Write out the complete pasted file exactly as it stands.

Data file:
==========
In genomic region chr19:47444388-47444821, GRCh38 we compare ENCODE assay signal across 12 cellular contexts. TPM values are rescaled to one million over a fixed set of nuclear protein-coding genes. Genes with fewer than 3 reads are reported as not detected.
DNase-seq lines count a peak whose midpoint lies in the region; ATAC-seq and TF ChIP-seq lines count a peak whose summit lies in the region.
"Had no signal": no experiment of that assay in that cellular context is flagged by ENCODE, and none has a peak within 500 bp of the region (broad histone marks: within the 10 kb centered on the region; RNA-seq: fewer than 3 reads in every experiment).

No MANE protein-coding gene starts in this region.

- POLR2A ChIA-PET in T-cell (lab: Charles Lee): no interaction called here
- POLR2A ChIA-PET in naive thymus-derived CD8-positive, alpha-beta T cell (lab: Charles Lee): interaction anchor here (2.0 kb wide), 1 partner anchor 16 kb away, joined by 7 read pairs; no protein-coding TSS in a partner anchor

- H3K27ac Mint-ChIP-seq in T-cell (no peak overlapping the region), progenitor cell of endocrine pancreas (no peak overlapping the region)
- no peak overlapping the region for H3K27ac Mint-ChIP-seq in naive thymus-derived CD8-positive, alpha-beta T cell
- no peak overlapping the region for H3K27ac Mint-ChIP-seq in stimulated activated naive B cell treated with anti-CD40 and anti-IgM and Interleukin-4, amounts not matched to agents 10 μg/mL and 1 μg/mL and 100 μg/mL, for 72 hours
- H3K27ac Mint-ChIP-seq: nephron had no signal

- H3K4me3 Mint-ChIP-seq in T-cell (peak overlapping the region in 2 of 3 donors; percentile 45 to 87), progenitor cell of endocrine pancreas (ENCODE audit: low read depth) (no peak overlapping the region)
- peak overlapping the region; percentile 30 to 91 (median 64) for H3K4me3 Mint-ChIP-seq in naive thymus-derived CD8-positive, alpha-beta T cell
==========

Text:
In genomic region chr19:47444388-47444821, GRCh38 we compare ENCODE assay signal across 12 cellular contexts. TPM values are rescaled to one million over a fixed set of nuclear protein-coding genes. Genes with fewer than 3 reads are reported as not detected.
DNase-seq lines count a peak whose midpoint lies in the region; ATAC-seq and TF ChIP-seq lines count a peak whose summit lies in the region.
"Had no signal": no experiment of that assay in that cellular context is flagged by ENCODE, and none has a peak within 500 bp of the region (broad histone marks: within the 10 kb centered on the region; RNA-seq: fewer than 3 reads in every experiment).

No MANE protein-coding gene starts in this region.

- POLR2A ChIA-PET in T-cell (lab: Charles Lee): no interaction called here
- POLR2A ChIA-PET in naive thymus-derived CD8-positive, alpha-beta T cell (lab: Charles Lee): interaction anchor here (2.0 kb wide), 1 partner anchor 16 kb away, joined by 7 read pairs; no protein-coding TSS in a partner anchor

- H3K27ac Mint-ChIP-seq in T-cell (no peak overlapping the region), progenitor cell of endocrine pancreas (no peak overlapping the region)
- no peak overlapping the region for H3K27ac Mint-ChIP-seq in naive thymus-derived CD8-positive, alpha-beta T cell
- no peak overlapping the region for H3K27ac Mint-ChIP-seq in stimulated activated naive B cell treated with anti-CD40 and anti-IgM and Interleukin-4, amounts not matched to agents 10 μg/mL and 1 μg/mL and 100 μg/mL, for 72 hours
- H3K27ac Mint-ChIP-seq: nephron had no signal

- H3K4me3 Mint-ChIP-seq in T-cell (peak overlapping the region in 2 of 3 donors; percentile 45 to 87), progenitor cell of endocrine pancreas (ENCODE audit: low read depth) (no peak overlapping the region)
- peak overlapping the region; percentile 30 to 91 (median 64) for H3K4me3 Mint-ChIP-seq in naive thymus-derived CD8-positive, alpha-beta T cell